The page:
- Milkshake Marketing Video
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- Jobs to be done for my phone
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- $300m Button
IDEO have built a nice site called automobility.ideo.com where they explore ideas and concepts about the future of, among other things, driverless cars.
There are some really interesting stats on the site and some nice mock-ups of how cars may look.
One stat that caught my eye was this: “Each autonomous shared vehicle could replace 11 conventional cars”.
That is the first time I’ve seen anyone put a figure on it and that’s a pretty significant figure.
If you’re interested in the topic, the site is well worth a look.
“We’ll take autonomous cars for granted in short time.” – Musk
Venture Beat shared some insights from Elon Musk on autonomous cars at a recent conference in the U.S.
Every time I hear of a road fatality or of someone who writes off their car in a crash, it’s hard not to be frustrated because it seems to be very clear now that this will not be a problem future generations will have to deal with.
As far as safety goes, Musk said, “The evidence is already overwhelming” that self-driving cars can be better at things like alerting us to brake lights ahead than human reflexes are.
I try and read up on and write document driverless car technology as often as I can. As the computer disrupted many peoples offices, so will driverless cars disrupt our roads and many industries that use cars and trucks.
Today I came across this fascinating article on C-net about the tricky moral problems driverless cars present.
There are some really interesting questions, for example, in case of accident“what if the fewest people will be killed if a car’s driver and passengers are the ones to die?”
It seems like these kinds of questions will eventually have to be answered because the kind of situations where these decisions come in to play will unfortunately occur.
I generally believe that when technology, business & design get together, our species will be left better off that before. I believe humans should not drive cars and than machines/computers/robots should take over so we are all safer and more productive.
But in the article mentioned above Brad Templeton, who has consulted to Google on these kinds of topics makes this interesting point:
“There will be difficulties when, inevitably, a self-driving car is found responsible for someone’s death. But it’s important to consider what happens if we let humans keep on driving, too…
People do not like being killed by robots. They’d rather be killed by drink,” Templeton said. “We’ll be choosing between our fear of machines and our non-fear of being killed by drunks because we’re so used to it.”
“People don’t like being killed by robots.” I love that line, mainly because I think it is true. It feels like whenever a new technology is introduced, there are generations of people who fight it and dismiss it, but to the generations of people who grow up with it, it seems like the perfect answer to real problem.
You hear cab drivers complain about Uber. My parents question the insurance and safety, but I hope my children have a point of view that car ownership is a waste of money.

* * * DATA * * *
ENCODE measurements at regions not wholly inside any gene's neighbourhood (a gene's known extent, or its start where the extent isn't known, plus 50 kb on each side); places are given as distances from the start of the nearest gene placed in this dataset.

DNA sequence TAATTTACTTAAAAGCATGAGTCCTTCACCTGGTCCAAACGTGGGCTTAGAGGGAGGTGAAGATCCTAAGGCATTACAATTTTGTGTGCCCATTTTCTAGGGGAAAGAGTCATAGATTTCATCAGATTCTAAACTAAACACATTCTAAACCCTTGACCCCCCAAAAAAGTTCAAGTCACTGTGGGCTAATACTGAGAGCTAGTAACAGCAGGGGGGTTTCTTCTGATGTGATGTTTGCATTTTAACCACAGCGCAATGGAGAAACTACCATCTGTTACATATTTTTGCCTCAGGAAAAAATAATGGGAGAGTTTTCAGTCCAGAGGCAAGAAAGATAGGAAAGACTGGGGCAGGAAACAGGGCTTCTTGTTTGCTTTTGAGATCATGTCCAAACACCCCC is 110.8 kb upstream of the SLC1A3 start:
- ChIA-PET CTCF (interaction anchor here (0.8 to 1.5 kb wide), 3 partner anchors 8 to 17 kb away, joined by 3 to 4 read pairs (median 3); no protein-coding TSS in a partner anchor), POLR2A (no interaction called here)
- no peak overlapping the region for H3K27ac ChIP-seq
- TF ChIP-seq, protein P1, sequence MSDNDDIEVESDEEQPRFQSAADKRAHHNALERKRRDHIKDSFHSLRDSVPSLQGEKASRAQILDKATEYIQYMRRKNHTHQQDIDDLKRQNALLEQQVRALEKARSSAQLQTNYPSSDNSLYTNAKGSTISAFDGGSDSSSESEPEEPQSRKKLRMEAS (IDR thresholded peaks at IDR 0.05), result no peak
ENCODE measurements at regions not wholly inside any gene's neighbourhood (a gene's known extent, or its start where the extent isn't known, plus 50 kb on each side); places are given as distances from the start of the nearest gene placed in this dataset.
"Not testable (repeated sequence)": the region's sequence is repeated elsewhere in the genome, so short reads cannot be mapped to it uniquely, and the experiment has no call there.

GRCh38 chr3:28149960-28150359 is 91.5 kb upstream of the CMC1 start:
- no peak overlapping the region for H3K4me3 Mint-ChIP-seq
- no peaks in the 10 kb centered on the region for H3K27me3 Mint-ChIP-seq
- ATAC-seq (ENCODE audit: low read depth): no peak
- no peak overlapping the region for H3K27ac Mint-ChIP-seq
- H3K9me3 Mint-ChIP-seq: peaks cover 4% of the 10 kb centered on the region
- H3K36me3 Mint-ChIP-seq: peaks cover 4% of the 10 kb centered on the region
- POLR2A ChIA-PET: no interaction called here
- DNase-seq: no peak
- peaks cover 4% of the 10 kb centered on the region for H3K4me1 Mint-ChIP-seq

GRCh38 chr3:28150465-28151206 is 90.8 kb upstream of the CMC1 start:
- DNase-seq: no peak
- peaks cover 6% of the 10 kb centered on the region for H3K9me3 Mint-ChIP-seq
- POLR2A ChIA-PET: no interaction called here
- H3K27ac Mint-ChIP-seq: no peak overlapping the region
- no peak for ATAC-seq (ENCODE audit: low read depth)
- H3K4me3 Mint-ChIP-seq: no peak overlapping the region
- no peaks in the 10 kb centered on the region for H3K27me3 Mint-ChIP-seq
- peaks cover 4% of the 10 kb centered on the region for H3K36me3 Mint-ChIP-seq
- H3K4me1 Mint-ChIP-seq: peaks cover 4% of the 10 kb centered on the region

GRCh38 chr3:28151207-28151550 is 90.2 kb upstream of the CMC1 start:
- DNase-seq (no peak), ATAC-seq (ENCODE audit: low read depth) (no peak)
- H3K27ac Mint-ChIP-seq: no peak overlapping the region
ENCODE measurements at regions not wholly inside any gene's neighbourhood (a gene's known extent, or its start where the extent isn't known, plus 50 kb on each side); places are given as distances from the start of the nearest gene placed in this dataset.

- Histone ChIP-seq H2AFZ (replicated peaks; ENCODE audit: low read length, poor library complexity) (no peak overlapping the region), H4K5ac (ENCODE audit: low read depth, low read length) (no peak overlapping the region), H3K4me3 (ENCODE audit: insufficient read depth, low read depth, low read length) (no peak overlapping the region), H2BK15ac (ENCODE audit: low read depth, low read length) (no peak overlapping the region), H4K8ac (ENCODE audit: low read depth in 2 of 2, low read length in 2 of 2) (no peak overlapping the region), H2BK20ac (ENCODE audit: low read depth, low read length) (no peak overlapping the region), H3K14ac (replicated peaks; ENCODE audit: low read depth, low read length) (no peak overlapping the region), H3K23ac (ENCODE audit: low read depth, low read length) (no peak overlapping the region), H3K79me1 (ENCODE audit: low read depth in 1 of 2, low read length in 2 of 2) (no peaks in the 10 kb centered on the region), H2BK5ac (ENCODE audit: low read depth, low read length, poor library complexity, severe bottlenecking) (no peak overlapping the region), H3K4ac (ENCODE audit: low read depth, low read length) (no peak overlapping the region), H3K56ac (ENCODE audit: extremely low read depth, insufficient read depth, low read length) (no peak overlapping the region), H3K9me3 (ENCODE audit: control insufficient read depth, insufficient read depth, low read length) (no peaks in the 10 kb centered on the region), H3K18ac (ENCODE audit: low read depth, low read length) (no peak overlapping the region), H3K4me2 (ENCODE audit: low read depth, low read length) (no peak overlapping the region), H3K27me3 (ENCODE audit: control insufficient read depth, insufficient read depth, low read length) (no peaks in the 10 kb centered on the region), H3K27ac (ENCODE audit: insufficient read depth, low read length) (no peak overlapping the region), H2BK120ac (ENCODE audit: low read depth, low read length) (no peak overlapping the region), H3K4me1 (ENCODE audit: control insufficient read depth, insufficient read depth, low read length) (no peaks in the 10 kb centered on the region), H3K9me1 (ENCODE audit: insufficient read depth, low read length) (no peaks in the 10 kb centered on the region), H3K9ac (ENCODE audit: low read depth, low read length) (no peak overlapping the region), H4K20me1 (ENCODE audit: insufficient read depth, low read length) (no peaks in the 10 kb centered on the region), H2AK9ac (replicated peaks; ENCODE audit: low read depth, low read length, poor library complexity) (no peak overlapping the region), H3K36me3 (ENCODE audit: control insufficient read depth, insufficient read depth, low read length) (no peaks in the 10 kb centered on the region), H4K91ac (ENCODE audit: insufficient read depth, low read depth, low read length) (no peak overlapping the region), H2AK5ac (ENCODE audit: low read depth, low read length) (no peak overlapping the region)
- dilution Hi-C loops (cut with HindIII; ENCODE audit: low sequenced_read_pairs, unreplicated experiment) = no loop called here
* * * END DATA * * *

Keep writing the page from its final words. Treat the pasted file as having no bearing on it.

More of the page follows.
You hear people question Airbnb, again about safety, but I hope my children don’t see the sense in hotels.
We will hear people complain about driverless cars, but I wonder if one day we all believe that being killed by a robot is a better out come than being killed by a drunk driver.
Or maybe death won’t be a problem if Google keep working on it.
Last Sunday I took a flight from Brisbane to Melbourne with 3 friends. After we took off (and after I had turned my phone off), the pilot announced that due to wind conditions, the flight would be arriving 25 mins early at 12:50pm.
Normally this would be good news, however we had organised a car to pick us up at 1:45pm (allowing for a 1:15pm arrival and collecting our luggage). Because we were unable to use our phones during flight, we were unable to send a message to the person picking us up to let them know we were going to be early.
The result was that we ended up waiting at Melbourne airport for about 40mins.
As we landed, I thought a simple fix to this problem could be to add auto-sms update system. As you check in or book your flight, the customer is asked if there is someone picking you up at the other end who could benefit from know if the flight is early, on time or delayed.
Flight tracking apps already provide people with arrival time information, but they require the person picking you up to be proactive or have the app installed etc. An SMS (or I suppose email) is a very cheap and efficient way to keep everyone informed. Like any good relationship, communication is they key. The value to the person flying and the person picking you up is potentially very high.
A quick scan of the ‘Domestic airline on time performance’ stats for August 2014 (which is put out by the Department of Infrastructure and Regional Development in Australia), shows that:
- 82.4% of flights departed on time
- 83% of flights arrived on time
- 1.8% of all flights were cancelled
- Virgin Australia had the highest percentage of cancellations with 3.4%
- Qantas had 1.1% cancellation rate
- The Melbourne – Sydney route had the highest cancellation percentage 4.9%
Here are the definitions for on time departures and arrivals:
It seems fair to say that there are not a huge amount of flights that are arriving early or late or being cancelled, but there are certainly some and for the cost and complexity to build this, it could be worth the investment.
Why this may not get built
This idea is likely 5-10 years too late. It also could exists (does it?). A number of flights in America now offer in flight WiFI which makes this service redundant. Although in flight WiFi typically has to be purchased, which could mean this idea has some legs left in it.